Anchorage, Fairbanks recognized as top winter destinations
Alaska has long been an iconic tourist destination in summer. Now, the state’s largest cities are garnering attention for their winter attractions.
Anchorage was ranked No. 1 on a list of “America’s Hottest Cold Cities” by Livability, an online travel magazine. According to its mission, Livability’s goal is to find “the good stuff in small to medium-sized communities all across America.”
The Fairbanks area recently received similar honors from two travel information outlets.
National Geographic magazine listed the Chena River State Recreation Area as a top 10 winter trip for 2013. The nearly 400 square-mile area of primarily wilderness begins about 30 miles east of Fairbanks near the end of Chena Hot Springs Road.
Travel guide website Lonely Planet named Fairbanks its No. 2 domestic destination for 2013.
“A lot of it is about the aurora, that’s what really captured their attention,” said Deb Hickok, president and CEO of the Fairbanks Convention and Visitors Bureau.
Lonely Planet noted that this year ends an, “11-year (aurora) cycle, when sunspots are particularly feisty, making for a big show in the Fairbanks sky.”
Hickok said preliminary numbers she’s seen from the State of Alaska estimate about 50,000 people traveled to the Interior last winter with roughly 17,000 of those being vacationers. That marks a 6 percent increase from the last survey done in the winter of 2006-07 she said.
“I personally think that’s a little low, because we know on the Japan Airlines charters we got 7,800 (visitors) alone,” Hickok said.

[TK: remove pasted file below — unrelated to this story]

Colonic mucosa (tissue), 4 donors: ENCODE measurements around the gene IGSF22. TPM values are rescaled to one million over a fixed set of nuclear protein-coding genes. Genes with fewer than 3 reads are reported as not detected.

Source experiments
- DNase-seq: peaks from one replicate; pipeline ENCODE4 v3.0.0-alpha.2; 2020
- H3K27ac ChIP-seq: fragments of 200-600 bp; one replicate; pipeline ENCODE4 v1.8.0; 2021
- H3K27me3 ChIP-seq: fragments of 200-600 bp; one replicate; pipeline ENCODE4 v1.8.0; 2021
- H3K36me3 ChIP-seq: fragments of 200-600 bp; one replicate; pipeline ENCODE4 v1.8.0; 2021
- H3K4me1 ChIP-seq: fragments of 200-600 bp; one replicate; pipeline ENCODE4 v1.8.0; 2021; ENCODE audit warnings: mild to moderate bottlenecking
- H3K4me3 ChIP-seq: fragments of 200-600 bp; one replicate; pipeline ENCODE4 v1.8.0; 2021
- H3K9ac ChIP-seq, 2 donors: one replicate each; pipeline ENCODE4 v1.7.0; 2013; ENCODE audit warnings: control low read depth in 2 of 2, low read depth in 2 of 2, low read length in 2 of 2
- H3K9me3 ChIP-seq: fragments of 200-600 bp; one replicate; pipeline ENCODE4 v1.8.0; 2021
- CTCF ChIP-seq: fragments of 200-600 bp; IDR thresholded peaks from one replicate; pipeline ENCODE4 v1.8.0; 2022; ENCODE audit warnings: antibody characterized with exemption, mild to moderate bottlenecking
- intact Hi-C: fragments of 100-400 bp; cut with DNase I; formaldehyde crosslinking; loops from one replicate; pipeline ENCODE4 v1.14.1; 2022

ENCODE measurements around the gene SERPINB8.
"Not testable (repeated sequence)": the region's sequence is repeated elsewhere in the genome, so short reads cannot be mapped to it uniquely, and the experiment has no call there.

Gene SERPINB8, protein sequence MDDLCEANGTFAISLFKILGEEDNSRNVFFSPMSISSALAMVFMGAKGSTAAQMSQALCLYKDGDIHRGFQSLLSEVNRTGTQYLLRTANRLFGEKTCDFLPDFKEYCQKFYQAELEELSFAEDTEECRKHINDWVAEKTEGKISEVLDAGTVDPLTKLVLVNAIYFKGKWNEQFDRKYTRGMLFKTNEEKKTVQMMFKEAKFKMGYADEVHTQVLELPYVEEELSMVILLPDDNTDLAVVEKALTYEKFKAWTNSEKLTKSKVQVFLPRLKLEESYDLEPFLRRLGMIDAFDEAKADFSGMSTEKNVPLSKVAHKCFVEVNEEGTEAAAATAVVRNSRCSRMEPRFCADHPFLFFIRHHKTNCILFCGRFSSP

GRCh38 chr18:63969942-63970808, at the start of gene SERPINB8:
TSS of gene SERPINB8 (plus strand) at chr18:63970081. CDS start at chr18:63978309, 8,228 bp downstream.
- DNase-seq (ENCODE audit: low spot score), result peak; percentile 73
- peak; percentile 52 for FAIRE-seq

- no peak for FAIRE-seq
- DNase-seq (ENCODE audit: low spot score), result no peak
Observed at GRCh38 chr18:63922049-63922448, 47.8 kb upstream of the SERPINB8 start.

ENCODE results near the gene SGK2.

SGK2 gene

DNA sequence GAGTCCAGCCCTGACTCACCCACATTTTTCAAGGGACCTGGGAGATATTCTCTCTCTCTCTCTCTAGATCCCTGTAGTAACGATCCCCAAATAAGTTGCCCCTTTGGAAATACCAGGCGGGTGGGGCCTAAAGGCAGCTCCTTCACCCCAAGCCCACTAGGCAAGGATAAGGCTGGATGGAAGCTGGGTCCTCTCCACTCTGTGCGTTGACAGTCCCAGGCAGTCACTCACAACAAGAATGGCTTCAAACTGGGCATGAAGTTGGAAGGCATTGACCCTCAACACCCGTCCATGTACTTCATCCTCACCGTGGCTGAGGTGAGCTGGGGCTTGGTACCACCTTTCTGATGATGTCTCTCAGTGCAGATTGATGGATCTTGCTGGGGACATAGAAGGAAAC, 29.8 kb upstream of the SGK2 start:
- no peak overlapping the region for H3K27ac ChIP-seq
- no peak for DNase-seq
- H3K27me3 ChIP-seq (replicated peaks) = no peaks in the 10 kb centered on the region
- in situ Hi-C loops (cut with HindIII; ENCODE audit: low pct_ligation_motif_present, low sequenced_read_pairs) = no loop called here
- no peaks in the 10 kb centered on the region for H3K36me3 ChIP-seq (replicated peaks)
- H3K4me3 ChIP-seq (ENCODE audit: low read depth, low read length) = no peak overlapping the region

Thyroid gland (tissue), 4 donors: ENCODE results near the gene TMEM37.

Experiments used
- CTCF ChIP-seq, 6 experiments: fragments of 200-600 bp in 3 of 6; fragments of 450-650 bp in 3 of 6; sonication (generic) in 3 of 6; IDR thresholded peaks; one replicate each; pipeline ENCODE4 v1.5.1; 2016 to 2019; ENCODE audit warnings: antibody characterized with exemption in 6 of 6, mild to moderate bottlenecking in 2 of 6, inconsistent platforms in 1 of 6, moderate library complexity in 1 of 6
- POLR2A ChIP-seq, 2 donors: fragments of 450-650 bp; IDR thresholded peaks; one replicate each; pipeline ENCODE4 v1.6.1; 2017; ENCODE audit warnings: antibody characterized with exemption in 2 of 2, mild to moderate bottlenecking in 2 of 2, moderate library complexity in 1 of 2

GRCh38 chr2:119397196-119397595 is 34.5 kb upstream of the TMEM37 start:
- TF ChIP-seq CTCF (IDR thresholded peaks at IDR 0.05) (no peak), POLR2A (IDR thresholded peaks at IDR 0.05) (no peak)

In addition to viewing the northern lights she said visitors head to Fairbanks for the Chena Hot Springs, dog mushing and the World Ice Art Championships beginning in late February and running through March. The ice sculpting competition features about 100 exhibits produced by artists from around the world every year.
Fairbanks winter temperatures can be a deterrent to some prospective travelers, Hickok said, but for those who embrace the weather she calls it a “notch in their travel belt.”
She said guided tours and mushing outfitters often provide gear for those who might not otherwise be prepared for a sub-Arctic winter excursion.
“We advise people to dress in layers. If you’re out at the ice park and it’s minus-30 you go around for a half-hour, an hour, and then you go inside and have a cup of hot chocolate and you go back out again,” Hickok said. “It’s just getting over that perceived notion of what the cold is like.”
Anchorage Convention and Visitors Bureau spokesman Jack Bonney said late winter offers visitors a number of unique winter attractions. The Fur Rendezvous Festival begins in mid-February and bills itself as a “10-day celebration of life in Alaska.” The festival was named as a top winter event by National Geographic Traveler in January 2012.
Shortly after the Iditarod begins in Anchorage and the Tour of Anchorage cross-country ski marathon happens in early March.
“We kind of package those as a tour when we talk about winter visitation,” Bonney said. “They’re right next to each other in that same couple of weeks, so it makes a really good time to visit Anchorage.”
Bonney pointed to traditional summer activities such as hiking and sightseeing flights as options for winter activities when conditions allow.
An Alaska Department of Commerce, Community and Economic Development economic impact study of the state’s tourism industry reported that in the fall and winter of 2008-09 visitors spent $197 million in Alaska. $128 million was spent in Southcentral and nearly $37 million was shelled out in the Interior. That compares with $1.3 billion spent by visitors to Alaska in the summer of 2009.
Elwood Brehmer can be reached at [email protected].